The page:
"A Franciscan-Hearted People"
September 13, 2023, 6:00 AM

As a father cares for his children, so does God care for those who fear him. Psalm 103:13

Is it time for a Franciscan Renaissance?

Thomas of Celano, the first biographer of St. Francis, described St. Francis’ encounter with God as that which “freed him both from a sinful nature and from a perverted society which was Christian in name only.” Perhaps, it is time to revisit and reclaim St. Francis’ original endeavor and experience of God.

A renaissance may be in order because the major forms of Christianity appear to be stuck. Protestant and Catholic churches alike are mired in renewal and return to faith programs. Most show little reward for the efforts.

White supremacist doctrine, QAnon, and conspiracy theories are stoking a religious zeal with propaganda that asks members to return to the church of their “forefathers” to reclaim an historic, idyllic fairytale of a bygone era. Younger generations see through this hoax. Yet, they find little to replace it. Millions of people are now leaving churches of all denominations.

Rather than hear about Christianity laced with white nationalism or supremacy, people are looking for the truth that lies behind rulebooks “that have been falsified by the lying pens of the scribes.” (Jeremiah 8:8) It is the lived theology of St. Francis that creates a way out of our bind and undermines the fallacies in our thinking about God and all of creation.

St. Francis was unfamiliar with the notion of separation from God and individual salvation. For him, all of creation was infused with God’s Spirit from the beginning of time, and reaches everyone regardless of their belief. Separation from God was never possible. St. Francis would have been appalled at the theology in our liturgies today that emphases separation, shame, punishment, damnation, and an atonement for an individual salvation that correlates with a way into a future heaven. For St. Francis, Jesus came to reveal a loving God and not a God who condemns.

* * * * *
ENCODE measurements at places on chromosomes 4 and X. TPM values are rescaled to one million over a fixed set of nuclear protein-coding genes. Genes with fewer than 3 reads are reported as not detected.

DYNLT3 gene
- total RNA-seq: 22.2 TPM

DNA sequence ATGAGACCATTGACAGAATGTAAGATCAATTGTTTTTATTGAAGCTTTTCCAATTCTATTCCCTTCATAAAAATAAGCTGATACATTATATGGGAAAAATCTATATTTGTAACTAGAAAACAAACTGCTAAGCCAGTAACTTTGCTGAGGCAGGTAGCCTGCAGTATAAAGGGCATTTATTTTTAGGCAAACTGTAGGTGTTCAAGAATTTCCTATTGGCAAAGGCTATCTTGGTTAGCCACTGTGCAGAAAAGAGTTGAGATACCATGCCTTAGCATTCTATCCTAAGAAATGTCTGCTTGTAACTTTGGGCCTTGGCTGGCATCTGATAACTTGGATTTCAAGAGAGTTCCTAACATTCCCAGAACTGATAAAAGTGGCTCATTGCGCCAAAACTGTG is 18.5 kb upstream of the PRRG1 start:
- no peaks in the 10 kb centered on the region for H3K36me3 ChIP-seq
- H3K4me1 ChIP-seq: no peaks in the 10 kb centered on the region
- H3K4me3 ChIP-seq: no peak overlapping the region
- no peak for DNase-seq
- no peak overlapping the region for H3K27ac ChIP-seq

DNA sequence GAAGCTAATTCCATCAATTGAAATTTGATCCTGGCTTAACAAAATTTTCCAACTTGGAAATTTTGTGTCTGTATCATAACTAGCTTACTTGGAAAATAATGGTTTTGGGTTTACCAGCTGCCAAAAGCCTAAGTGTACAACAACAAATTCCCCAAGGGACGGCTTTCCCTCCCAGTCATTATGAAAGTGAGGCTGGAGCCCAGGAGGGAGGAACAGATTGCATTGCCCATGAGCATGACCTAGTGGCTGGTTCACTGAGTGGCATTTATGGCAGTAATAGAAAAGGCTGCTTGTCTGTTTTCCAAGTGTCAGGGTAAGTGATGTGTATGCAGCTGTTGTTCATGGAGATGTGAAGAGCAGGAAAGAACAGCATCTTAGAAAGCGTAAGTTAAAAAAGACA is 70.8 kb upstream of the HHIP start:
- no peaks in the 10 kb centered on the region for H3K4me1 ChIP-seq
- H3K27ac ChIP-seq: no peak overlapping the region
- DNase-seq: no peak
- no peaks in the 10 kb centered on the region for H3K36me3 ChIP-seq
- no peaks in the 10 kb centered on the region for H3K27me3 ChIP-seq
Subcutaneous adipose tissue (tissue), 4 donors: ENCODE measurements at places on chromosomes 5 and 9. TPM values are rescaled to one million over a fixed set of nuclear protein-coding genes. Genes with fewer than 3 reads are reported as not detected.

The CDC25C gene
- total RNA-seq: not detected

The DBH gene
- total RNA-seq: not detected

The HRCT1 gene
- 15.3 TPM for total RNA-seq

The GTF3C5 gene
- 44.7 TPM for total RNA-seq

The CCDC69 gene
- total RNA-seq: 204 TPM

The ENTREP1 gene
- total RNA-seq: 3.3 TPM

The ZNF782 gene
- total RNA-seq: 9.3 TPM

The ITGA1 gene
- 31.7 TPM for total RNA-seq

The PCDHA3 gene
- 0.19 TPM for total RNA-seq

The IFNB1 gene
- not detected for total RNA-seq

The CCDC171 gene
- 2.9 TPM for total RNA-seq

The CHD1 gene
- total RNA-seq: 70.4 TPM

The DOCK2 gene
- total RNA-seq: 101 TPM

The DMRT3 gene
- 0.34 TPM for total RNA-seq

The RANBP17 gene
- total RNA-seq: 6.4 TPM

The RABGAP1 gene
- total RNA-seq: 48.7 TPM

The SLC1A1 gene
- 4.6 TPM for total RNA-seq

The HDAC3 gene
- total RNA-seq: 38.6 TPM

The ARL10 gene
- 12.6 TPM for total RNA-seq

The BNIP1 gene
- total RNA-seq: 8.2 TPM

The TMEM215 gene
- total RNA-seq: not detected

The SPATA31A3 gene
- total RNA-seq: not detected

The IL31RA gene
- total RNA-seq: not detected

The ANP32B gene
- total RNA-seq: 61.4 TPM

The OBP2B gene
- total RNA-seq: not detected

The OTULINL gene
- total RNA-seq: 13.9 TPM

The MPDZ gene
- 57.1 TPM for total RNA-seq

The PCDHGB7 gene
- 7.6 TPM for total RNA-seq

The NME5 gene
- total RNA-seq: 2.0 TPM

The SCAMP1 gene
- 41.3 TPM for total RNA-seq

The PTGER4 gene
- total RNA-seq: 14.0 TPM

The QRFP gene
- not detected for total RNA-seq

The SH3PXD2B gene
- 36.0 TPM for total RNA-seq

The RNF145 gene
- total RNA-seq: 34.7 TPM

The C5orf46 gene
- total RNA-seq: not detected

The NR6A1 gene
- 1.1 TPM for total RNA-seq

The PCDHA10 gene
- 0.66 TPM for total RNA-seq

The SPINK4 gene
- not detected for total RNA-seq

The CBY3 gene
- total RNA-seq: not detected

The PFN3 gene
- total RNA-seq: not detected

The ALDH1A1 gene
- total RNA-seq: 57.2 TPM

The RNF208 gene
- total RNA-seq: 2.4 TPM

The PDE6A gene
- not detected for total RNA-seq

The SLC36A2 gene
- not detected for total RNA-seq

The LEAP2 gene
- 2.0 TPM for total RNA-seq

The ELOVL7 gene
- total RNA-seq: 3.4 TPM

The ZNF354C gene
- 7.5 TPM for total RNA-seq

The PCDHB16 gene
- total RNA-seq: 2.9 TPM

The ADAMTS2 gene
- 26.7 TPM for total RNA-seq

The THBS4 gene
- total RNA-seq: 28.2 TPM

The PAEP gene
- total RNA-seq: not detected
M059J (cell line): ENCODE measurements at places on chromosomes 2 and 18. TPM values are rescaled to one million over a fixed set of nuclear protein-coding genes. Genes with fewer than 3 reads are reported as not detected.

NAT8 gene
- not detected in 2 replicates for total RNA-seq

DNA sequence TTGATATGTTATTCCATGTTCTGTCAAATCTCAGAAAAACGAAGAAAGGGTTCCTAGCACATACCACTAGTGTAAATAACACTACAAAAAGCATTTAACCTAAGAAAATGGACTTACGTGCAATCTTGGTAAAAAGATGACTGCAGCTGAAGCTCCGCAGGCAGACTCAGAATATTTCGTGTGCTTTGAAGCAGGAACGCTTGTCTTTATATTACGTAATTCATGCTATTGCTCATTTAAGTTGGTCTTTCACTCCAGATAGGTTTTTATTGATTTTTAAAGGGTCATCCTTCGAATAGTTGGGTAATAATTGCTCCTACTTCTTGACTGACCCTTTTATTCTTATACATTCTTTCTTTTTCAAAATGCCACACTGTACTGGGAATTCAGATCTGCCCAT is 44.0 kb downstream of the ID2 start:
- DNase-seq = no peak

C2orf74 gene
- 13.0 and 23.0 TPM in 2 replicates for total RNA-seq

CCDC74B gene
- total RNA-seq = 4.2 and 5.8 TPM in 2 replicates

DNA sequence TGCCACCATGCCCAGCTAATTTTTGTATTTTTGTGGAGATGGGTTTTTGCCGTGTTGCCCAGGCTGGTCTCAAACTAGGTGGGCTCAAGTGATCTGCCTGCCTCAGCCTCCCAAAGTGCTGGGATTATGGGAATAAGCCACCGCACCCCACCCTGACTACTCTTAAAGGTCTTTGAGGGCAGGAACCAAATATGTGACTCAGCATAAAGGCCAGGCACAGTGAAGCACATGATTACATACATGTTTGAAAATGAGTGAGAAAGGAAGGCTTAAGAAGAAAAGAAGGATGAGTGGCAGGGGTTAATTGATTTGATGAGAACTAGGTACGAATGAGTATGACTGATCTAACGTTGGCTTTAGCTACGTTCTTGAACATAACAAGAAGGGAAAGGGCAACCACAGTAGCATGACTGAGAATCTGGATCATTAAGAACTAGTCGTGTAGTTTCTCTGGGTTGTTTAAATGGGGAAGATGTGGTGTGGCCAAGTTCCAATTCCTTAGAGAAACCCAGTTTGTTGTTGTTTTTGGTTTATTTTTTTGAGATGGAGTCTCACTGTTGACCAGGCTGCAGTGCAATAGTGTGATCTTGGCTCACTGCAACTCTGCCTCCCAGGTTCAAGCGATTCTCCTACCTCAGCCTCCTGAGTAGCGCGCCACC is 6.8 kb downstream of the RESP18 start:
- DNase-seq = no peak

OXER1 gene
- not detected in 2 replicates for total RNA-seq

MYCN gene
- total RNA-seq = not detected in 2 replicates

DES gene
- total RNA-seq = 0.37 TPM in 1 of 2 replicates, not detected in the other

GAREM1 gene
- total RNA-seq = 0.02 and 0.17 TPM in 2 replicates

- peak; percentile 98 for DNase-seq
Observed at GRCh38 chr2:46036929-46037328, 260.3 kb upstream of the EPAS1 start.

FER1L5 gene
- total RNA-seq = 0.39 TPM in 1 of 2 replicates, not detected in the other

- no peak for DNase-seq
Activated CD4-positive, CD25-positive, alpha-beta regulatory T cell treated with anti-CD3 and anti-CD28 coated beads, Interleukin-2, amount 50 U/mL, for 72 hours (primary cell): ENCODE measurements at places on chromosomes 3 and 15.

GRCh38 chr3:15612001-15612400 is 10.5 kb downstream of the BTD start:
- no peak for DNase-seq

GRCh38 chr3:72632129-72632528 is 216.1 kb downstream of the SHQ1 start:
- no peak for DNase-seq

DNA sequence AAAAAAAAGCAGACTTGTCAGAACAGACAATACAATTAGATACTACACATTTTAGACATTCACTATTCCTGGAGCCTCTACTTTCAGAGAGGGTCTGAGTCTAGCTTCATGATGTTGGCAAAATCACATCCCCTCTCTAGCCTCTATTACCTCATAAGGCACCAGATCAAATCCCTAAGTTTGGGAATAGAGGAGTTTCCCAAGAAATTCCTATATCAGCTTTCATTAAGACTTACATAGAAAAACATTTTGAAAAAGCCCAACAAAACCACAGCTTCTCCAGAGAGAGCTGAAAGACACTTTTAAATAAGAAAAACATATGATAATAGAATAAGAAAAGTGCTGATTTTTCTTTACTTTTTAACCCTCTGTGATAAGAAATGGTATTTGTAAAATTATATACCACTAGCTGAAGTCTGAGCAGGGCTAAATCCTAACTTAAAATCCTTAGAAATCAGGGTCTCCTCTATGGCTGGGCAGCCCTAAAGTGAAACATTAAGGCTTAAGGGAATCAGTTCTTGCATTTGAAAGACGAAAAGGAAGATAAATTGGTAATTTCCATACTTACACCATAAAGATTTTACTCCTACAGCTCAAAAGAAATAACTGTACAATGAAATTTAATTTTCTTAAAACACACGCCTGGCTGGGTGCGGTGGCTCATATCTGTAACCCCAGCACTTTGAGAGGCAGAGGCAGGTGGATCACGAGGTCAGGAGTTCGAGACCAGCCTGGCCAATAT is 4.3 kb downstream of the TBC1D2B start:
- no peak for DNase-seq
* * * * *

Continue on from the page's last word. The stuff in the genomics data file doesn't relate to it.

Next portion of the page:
Our crises today include a pending environmental catastrophe as seen in our weather, violence as demonstrated in mass shootings around the country, economic collapse with an ever-increasing divide between the poor and the wealthy, and mounting hostility manifested in exclusion, division, racism, and religious bigotry.

It is the beatitudes of Jesus (“Blessed are they who . . .”) to which a younger generation connects. They see the worth of those who are blessed and loved, and they are ready to WORK on making the Kingdom of God happen on earth right here and now. This generation is not waiting for the “next world to come.”

The crisis in our world today and the crisis in the church are interrelated. A Franciscan Renaissance has the potential to heal both crises because of its inherent Christ-centered nature. In addition to its creative theological contributions, the Franciscan way of living also mirrors the way that Jesus would address today’s crises in the world and church.

With regard to ecology, St. Francis lived out a deep relationship to nature. Secondly, in terms of nonviolence, St. Francis took the side of prayer and fasting. Thirdly, in confronting economic disparity, St. Francis refused to hold on to money and worked to feed the poor. And, in relationship to radical inclusivity, St. Francis embraced everyone, even the despised lepers. He believed in deep-seated equity for everyone.

While Franciscan religious orders have long been part of the church, it is incumbent upon ALL of us to be "Franciscan-hearted" people. This is the essence of a Franciscan Renaissance. Followers need not opt into other-world piety or support the status quo of established Franciscan institutions. They only need to be real-life witnesses to the deep love of Christ that St. Francis and St. Clare showed as the two of them confronted the forces that were tearing their world apart. The requirement for becoming a “Franciscan-hearted” person has already been granted through the love that Christ imparts to us daily.

I pray that you find the “Franciscan-hearted” part of you, and that it may flow into a world that is so much in need of healing.

Prayers and Blessings,

Fr. John